My humiliation will be shared momentarily, but first I will explain why. In life I hold one obsession above all others, and not the written word. It's coffee. When a friend phoned and suggested I submit my "Ode to Nescafe" to a contest to be published in a coffee table book about coffee, I jumped, hit the send button, and tweeted my submission...a few times. And then a few more. And...
Writers must promote their own work. Dispense with any delusion that one day a publisher knocks on your door, asks you if you happen to write, and offers to publish your work.
Comments surged on my poem and the feedback was all positive. But then in a sad twist of fate, a close relative of mine, whom I've always admired, made some poorly timed meant-to-be-private comments which worked their way back to me. Whether in a Freudian way he meant for me to hear it, I cannot say, but the message was clear and it hurt. My work wasn't the issue either; I was. To compound my humiliation, I signed into the website offering the contest with disqus and all my "HEY - READ MY POEM!" tweets were instantly posted below the original comments about the poem itself.
In fact, you can see them all here at A Word With You Press
From the moment I submitted, I knew the editor wouldn't choose based on comments or even popularity alone. I promoted my poem, because I love my poem. When I lived in Santiago, I drank dainty cups of instant Nescafe coffee until the wee hours at my friends' homes and then snored my way back to my apartment on the public transportation-ah, fond memories. And as a revered poet from Chile wrote odes about mundane objects such as tomatoes, I followed his example. The result was an ode that shares my uncommon love of instant coffee.
All said and done, you must self promote if you want to put your work in the hands of readers and social media offers an excellent platform to achieve this. I've laughed many times at people tweeting for followers on twitter. Self-promotion I'm not interested in, I ignore. I would never advise anyone to stop having a silly night begging to round off your follower number to the nearest hundred or letting people know that no one read your blog post *hint, hint.*. That's priceless and endearing behavior to some of us.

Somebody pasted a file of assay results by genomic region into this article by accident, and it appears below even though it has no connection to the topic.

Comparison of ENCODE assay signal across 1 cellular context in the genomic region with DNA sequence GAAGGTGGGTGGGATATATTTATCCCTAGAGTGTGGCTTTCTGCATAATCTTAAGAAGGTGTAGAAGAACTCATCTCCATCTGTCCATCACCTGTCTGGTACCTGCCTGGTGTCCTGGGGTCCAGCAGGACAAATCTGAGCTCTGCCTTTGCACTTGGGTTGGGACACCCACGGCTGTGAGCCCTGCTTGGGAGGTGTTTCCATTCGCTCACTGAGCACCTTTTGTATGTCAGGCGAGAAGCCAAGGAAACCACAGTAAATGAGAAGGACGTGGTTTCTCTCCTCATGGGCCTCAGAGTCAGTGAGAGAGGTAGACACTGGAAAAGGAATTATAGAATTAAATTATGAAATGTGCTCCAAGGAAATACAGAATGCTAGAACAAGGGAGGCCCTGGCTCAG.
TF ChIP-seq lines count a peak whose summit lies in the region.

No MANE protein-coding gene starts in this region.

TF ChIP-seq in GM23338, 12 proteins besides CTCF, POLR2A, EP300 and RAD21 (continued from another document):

After my relative took offense at my coffee poem, his mother gave me this advice: don't worry about what others think. This advice balanced with the ever timeless advice, DON'T SPAM, reveals a golden mean of social media wisdom.
Her reminder also prepared me for another phenomena. Tweets and messages about spelling and grammar errors. I went six months without a single one once...
I have enough experience to know that some mistakes are actually INVISIBLE. I know the grammar rule and I'd see it when I read other people's work, but on my own it's INVISIBLE. My eyes pass over it and it does not register. LIKE MAGIC.
Though I consider this coffee poem experience my personal shame, I wasn't deleted, blocked, or reported for spam. I just annoyed someone who mattered and I embarrassed myself. Now wiser, I can speak from personal experience both as the victim and the perpetrator of shameless self-promotion.
And I will share my DOs and DONTs of promoting yourself on social media:
- DO use social media such as Facebook and Twitter to promote your work
- DO start promotion BEFORE any work is complete
- DO tell friends and family about your work
- DO ask for feedback, reviews and comments
- DO allow the people you know to invest in you
- DO reciprocate
- DO keep track of how frequently you post
- DO EDIT YOUR WRK MORE THAN ONCE
- DON'T use social media ONLY to promote your work
- DON'T promote where the receiver cannot delete or unsubscribe
- DON'T forget that different generations use social media differently
- DON'T FORGET TO EDIT YOR WORK
- DON'T take most correspondence personally
- DON'T forget that anything you post online can and will be seen by everyone.
Not everyone you care about will be supportive. When they see your tweets... or receive a bulk message... They may feel less important to you. That can be the unintended consequence of having your family, your former classmates, and your online contacts communicating through the same medium. But don't stop sharing your work over negative feedback, it comes with the territory and only makes you a better writer.
By the way that contest ends this week! （ ^_^）o自自o（^_^ ）